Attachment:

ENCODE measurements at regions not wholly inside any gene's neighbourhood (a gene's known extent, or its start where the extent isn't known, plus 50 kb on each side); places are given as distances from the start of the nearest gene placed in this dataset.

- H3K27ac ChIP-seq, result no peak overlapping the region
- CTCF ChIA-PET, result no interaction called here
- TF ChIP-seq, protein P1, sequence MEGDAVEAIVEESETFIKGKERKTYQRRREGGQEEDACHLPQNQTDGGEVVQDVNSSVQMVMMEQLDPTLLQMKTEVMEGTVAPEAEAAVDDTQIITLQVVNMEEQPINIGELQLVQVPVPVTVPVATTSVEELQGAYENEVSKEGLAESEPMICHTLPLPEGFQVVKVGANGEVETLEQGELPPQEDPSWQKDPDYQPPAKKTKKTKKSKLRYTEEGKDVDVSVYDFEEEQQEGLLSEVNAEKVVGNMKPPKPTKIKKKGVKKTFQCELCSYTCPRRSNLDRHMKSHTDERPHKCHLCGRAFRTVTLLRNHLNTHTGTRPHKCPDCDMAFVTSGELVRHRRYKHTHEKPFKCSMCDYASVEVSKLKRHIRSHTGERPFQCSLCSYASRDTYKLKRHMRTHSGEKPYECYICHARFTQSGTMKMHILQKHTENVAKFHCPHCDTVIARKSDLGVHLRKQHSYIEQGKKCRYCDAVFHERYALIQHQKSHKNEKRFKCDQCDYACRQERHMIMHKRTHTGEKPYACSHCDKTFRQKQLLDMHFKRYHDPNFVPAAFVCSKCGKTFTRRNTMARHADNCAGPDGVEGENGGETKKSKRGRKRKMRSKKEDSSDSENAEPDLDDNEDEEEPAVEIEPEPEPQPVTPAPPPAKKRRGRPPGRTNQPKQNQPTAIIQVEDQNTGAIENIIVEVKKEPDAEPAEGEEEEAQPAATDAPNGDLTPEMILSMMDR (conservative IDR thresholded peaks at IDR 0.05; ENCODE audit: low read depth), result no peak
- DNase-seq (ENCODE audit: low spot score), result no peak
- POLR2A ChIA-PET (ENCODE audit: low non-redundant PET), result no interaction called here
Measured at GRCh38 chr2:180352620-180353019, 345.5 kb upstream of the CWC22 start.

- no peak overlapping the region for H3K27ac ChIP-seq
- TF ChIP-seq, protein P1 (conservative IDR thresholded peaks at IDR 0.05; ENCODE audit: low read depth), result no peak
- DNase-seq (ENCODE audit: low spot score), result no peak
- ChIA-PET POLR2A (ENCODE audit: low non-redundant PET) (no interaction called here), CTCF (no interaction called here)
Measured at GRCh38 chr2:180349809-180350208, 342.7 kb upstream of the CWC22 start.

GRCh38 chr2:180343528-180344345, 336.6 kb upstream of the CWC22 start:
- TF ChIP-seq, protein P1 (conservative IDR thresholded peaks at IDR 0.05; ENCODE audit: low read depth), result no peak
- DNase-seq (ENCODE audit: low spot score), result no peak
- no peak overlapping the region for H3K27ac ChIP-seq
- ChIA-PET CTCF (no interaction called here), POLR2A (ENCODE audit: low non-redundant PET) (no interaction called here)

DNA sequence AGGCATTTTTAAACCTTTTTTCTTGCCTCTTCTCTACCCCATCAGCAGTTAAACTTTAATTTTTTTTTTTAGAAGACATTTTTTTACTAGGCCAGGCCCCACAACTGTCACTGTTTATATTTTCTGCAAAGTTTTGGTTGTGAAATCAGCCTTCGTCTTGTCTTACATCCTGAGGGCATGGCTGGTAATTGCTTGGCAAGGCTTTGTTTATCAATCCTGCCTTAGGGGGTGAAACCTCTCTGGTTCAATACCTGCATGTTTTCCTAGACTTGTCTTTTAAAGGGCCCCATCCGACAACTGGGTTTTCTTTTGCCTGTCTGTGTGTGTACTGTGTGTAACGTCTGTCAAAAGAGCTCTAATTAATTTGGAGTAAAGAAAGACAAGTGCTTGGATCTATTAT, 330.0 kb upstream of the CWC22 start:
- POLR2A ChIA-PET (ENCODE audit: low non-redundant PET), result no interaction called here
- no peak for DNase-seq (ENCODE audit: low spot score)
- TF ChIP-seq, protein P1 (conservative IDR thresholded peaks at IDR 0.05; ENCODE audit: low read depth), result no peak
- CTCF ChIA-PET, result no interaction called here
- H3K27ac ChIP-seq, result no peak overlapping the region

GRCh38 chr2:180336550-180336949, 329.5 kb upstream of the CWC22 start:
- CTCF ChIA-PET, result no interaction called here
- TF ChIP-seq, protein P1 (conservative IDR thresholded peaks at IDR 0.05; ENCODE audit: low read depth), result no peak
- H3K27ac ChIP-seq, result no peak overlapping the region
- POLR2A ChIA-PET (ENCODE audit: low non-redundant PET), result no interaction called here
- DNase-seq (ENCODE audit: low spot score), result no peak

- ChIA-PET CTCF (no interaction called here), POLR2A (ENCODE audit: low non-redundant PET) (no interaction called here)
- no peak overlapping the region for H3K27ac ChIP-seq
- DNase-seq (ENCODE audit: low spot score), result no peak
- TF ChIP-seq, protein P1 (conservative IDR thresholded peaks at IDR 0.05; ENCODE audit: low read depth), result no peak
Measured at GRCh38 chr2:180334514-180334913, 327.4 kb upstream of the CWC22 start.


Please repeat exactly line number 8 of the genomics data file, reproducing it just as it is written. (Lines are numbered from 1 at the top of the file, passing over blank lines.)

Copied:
- no peak overlapping the region for H3K27ac ChIP-seq